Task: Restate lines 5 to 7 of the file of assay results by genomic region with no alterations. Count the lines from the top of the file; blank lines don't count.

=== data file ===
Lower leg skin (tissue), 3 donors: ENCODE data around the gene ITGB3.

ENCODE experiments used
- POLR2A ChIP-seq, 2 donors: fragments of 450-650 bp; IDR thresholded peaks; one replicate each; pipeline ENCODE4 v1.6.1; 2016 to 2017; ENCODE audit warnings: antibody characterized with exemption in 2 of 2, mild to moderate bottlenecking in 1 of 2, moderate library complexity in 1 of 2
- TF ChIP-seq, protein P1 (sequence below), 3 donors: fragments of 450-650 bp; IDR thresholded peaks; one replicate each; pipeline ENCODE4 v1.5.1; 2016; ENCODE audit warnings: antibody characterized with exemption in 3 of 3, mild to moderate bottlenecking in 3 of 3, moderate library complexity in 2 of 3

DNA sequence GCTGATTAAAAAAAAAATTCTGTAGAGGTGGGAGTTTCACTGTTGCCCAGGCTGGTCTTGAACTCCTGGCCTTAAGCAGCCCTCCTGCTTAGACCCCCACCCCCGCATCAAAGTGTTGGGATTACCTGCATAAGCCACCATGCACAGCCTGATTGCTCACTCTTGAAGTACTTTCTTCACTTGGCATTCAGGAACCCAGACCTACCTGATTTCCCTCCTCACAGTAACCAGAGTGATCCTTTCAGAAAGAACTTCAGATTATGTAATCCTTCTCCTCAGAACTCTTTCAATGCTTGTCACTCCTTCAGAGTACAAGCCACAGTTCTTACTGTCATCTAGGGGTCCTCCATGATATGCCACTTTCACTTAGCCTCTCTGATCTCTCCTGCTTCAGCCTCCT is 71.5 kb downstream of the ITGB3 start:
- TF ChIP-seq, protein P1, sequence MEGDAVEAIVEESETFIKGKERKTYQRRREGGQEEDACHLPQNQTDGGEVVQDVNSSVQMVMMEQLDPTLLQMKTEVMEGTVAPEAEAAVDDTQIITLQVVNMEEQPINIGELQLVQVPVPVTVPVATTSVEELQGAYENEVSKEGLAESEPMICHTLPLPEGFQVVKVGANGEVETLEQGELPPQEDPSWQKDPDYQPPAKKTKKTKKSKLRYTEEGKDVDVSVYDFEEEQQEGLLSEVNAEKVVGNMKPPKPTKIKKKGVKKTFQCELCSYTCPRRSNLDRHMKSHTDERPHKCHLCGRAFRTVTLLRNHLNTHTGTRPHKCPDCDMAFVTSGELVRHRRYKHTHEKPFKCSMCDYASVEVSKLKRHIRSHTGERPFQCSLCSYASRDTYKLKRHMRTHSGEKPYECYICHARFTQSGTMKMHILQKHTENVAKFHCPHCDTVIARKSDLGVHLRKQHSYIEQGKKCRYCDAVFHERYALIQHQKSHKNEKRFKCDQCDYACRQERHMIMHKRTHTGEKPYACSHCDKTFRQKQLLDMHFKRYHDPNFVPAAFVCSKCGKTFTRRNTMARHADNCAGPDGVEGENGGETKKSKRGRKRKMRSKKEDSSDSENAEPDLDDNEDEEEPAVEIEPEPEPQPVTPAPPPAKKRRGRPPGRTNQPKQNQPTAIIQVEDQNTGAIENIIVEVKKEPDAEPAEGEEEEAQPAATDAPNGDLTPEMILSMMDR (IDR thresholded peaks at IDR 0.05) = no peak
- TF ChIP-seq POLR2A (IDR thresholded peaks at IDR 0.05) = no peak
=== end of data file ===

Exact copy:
DNA sequence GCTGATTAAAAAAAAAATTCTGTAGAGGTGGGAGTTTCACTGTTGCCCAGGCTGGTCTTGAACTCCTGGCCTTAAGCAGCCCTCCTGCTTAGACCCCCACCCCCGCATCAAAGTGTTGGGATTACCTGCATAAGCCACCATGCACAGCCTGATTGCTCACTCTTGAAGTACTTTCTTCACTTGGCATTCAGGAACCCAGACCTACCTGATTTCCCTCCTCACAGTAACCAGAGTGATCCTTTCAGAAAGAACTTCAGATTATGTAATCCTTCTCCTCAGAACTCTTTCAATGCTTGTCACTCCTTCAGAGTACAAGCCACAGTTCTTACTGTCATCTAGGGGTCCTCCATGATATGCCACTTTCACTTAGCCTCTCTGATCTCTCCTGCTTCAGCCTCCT is 71.5 kb downstream of the ITGB3 start:
- TF ChIP-seq, protein P1, sequence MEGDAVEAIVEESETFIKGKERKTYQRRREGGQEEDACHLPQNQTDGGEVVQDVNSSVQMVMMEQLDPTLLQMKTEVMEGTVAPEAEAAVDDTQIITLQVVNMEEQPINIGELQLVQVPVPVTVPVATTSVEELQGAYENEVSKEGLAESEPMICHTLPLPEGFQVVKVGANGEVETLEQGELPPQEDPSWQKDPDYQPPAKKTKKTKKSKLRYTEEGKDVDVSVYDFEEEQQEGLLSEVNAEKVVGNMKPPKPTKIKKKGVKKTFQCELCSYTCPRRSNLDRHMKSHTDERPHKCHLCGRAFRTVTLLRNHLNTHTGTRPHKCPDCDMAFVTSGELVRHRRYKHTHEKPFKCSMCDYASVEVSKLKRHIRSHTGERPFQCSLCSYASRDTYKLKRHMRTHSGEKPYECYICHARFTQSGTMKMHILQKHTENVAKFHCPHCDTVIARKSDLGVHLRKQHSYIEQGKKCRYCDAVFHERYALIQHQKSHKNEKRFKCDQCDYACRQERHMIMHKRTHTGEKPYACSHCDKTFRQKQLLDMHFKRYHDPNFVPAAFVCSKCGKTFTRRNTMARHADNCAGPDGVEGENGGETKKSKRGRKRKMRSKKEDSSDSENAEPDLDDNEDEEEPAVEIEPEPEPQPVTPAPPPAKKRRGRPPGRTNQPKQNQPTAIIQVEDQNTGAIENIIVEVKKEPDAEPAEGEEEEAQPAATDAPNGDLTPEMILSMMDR (IDR thresholded peaks at IDR 0.05) = no peak
- TF ChIP-seq POLR2A (IDR thresholded peaks at IDR 0.05) = no peak